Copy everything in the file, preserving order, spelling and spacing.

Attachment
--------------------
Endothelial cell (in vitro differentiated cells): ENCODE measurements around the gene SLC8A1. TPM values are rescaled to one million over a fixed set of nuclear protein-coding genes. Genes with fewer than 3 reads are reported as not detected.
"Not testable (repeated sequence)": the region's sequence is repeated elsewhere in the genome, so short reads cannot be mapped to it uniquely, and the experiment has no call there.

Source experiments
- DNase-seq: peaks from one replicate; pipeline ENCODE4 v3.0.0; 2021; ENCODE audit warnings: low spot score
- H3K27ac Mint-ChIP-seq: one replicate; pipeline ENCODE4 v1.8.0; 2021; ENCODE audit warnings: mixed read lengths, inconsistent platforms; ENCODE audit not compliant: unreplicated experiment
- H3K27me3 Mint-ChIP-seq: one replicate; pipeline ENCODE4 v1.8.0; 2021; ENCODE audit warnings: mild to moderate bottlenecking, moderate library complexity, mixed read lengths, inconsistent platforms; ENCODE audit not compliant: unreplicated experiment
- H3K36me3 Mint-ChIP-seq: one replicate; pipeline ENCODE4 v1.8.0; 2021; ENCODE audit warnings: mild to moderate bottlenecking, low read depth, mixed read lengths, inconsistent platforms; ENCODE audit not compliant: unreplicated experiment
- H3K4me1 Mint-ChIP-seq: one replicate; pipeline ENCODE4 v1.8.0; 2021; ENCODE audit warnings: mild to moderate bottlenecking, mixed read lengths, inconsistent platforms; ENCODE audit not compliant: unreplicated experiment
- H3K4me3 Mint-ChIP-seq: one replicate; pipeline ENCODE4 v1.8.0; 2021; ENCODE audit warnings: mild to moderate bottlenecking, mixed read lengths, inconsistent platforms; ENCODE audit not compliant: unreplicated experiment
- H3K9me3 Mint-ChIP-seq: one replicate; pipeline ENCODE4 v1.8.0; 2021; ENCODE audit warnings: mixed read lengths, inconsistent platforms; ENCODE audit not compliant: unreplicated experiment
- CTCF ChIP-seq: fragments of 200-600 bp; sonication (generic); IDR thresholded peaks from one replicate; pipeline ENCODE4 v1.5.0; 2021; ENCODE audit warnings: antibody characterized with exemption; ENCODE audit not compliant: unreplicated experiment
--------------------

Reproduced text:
Endothelial cell (in vitro differentiated cells): ENCODE measurements around the gene SLC8A1. TPM values are rescaled to one million over a fixed set of nuclear protein-coding genes. Genes with fewer than 3 reads are reported as not detected.
"Not testable (repeated sequence)": the region's sequence is repeated elsewhere in the genome, so short reads cannot be mapped to it uniquely, and the experiment has no call there.

Source experiments
- DNase-seq: peaks from one replicate; pipeline ENCODE4 v3.0.0; 2021; ENCODE audit warnings: low spot score
- H3K27ac Mint-ChIP-seq: one replicate; pipeline ENCODE4 v1.8.0; 2021; ENCODE audit warnings: mixed read lengths, inconsistent platforms; ENCODE audit not compliant: unreplicated experiment
- H3K27me3 Mint-ChIP-seq: one replicate; pipeline ENCODE4 v1.8.0; 2021; ENCODE audit warnings: mild to moderate bottlenecking, moderate library complexity, mixed read lengths, inconsistent platforms; ENCODE audit not compliant: unreplicated experiment
- H3K36me3 Mint-ChIP-seq: one replicate; pipeline ENCODE4 v1.8.0; 2021; ENCODE audit warnings: mild to moderate bottlenecking, low read depth, mixed read lengths, inconsistent platforms; ENCODE audit not compliant: unreplicated experiment
- H3K4me1 Mint-ChIP-seq: one replicate; pipeline ENCODE4 v1.8.0; 2021; ENCODE audit warnings: mild to moderate bottlenecking, mixed read lengths, inconsistent platforms; ENCODE audit not compliant: unreplicated experiment
- H3K4me3 Mint-ChIP-seq: one replicate; pipeline ENCODE4 v1.8.0; 2021; ENCODE audit warnings: mild to moderate bottlenecking, mixed read lengths, inconsistent platforms; ENCODE audit not compliant: unreplicated experiment
- H3K9me3 Mint-ChIP-seq: one replicate; pipeline ENCODE4 v1.8.0; 2021; ENCODE audit warnings: mixed read lengths, inconsistent platforms; ENCODE audit not compliant: unreplicated experiment
- CTCF ChIP-seq: fragments of 200-600 bp; sonication (generic); IDR thresholded peaks from one replicate; pipeline ENCODE4 v1.5.0; 2021; ENCODE audit warnings: antibody characterized with exemption; ENCODE audit not compliant: unreplicated experiment